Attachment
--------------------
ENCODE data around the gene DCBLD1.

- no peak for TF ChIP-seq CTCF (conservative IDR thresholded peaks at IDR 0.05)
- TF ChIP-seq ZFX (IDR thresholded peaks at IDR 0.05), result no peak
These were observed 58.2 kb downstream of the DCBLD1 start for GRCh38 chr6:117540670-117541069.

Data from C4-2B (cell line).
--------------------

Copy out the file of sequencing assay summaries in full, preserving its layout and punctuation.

ENCODE data around the gene DCBLD1.

- no peak for TF ChIP-seq CTCF (conservative IDR thresholded peaks at IDR 0.05)
- TF ChIP-seq ZFX (IDR thresholded peaks at IDR 0.05), result no peak
These were observed 58.2 kb downstream of the DCBLD1 start for GRCh38 chr6:117540670-117541069.

Data from C4-2B (cell line).